The Divide and Conquer Algorithm is a popular problem-solving technique used in computer science and mathematics. It involves breaking down a complex problem into smaller, more manageable sub-problems, solving each sub-problem individually, and then combining the solutions to solve the original problem. This algorithm follows the principle of recursion and is used to solve a wide range of problems, including sorting, searching, and graph algorithms. In this introduction, we will explore the concept of the Divide and Conquer Algorithm and understand how it works to solve complex problems efficiently.

In computer science, divide and conquer (D&C) is an important algorithm design paradigm based on multi-branched recursion. A divide and conquer algorithm works by recursively breaking down a problem into two or more sub-problems of the same (or related) type, until these become simple enough to be solved directly. The solutions to the sub-problems are then combined to give a solution to the original problem.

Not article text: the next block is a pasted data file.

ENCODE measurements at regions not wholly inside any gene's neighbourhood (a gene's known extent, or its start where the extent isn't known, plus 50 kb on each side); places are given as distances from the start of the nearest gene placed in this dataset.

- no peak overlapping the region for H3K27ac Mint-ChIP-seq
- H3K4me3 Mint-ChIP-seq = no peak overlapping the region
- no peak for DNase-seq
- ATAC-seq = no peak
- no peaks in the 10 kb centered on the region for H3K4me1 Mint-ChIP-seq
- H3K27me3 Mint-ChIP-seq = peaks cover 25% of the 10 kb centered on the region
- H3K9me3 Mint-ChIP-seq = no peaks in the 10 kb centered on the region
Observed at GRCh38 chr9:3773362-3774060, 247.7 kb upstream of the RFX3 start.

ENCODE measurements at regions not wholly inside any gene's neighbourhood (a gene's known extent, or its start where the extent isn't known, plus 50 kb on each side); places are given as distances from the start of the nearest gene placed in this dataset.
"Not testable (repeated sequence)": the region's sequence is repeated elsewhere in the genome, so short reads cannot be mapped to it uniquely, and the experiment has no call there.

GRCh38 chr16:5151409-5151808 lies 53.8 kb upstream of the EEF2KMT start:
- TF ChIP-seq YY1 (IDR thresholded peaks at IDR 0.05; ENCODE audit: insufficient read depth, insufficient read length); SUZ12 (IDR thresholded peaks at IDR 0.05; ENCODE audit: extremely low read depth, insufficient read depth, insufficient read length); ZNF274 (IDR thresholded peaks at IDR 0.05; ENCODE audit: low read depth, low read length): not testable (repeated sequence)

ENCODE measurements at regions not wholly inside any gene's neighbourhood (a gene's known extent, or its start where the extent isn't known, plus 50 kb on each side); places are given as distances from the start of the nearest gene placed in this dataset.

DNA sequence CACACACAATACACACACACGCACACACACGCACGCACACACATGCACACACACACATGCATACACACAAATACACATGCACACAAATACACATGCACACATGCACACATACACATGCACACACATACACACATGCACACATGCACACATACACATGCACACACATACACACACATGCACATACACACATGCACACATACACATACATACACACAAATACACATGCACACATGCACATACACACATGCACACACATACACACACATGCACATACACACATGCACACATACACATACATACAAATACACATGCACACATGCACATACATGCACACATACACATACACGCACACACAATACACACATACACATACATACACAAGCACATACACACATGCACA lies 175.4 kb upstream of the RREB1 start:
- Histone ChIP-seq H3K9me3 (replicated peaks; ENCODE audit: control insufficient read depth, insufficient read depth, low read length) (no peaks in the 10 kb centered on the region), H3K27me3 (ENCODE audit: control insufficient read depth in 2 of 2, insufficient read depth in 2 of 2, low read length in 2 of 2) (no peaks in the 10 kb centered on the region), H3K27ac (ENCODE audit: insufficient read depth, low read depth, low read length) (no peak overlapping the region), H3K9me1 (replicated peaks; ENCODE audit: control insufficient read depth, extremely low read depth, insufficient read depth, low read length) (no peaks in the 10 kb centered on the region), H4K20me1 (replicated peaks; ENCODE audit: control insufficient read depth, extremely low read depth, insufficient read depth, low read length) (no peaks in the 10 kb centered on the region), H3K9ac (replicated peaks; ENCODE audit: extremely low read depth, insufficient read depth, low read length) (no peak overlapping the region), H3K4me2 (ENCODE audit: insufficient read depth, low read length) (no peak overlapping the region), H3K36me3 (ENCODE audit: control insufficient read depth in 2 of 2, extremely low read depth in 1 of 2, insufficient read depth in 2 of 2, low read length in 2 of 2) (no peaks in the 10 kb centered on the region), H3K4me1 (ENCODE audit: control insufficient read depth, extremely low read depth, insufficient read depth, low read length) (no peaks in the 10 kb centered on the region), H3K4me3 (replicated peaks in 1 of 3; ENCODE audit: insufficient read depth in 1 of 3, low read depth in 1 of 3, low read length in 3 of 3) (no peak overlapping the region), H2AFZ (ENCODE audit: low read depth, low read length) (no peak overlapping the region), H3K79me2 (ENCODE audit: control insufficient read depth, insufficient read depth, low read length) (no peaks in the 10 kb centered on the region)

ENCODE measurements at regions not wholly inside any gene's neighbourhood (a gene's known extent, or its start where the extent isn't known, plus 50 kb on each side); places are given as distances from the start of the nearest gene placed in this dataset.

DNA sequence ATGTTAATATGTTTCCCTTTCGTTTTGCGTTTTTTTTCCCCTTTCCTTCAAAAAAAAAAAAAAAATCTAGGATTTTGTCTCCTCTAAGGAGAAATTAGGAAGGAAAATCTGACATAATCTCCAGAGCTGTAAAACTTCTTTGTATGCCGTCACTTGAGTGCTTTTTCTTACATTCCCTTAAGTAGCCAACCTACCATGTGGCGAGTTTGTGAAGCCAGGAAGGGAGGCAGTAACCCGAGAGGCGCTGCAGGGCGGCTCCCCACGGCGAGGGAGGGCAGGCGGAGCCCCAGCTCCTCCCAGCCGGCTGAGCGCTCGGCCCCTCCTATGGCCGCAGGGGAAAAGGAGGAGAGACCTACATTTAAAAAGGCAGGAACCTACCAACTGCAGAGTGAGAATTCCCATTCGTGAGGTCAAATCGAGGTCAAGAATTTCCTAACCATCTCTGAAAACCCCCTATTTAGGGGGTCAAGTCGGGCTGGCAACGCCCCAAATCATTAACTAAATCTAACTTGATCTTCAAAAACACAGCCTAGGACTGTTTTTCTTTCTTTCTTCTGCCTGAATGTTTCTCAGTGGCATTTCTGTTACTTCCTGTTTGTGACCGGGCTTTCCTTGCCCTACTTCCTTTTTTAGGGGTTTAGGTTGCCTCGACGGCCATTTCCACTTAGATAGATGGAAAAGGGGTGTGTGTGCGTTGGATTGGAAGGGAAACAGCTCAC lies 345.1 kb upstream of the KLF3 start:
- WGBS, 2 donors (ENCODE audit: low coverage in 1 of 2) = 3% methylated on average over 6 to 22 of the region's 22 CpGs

This technique is the basis of efficient algorithms for all kinds of problems, such as sorting (e.g., quicksort, merge sort), multiplying large numbers (e.g. Karatsuba), syntactic analysis (e.g., top-down parsers), and computing the discrete Fourier transform (FFTs).

On the other hand, the ability to understand and design D&C algorithms is a skill that takes time to master. As when proving a theorem by induction, it is often necessary to replace the original problem by a more general or complicated problem in order to get the recursion going, and there is no systematic method for finding the proper generalization.

The name “divide and conquer” is sometimes applied also to algorithms that reduce each problem to only one subproblem, such as the binary search algorithm for finding a record in a sorted list (or its analog in numerical computing, the bisection algorithm for root finding). These algorithms can be implemented more efficiently than general divide-and-conquer algorithms; in particular, if they use tail recursion, they can be converted into simple loops. Under this broad definition, however, every algorithm that uses recursion or loops could be regarded as a “divide and conquer algorithm”. Therefore, some authors consider that the name “divide and conquer” should be used only when each problem may generate two or more subproblems. The name decrease and conquer has been proposed instead for the single-subproblem class.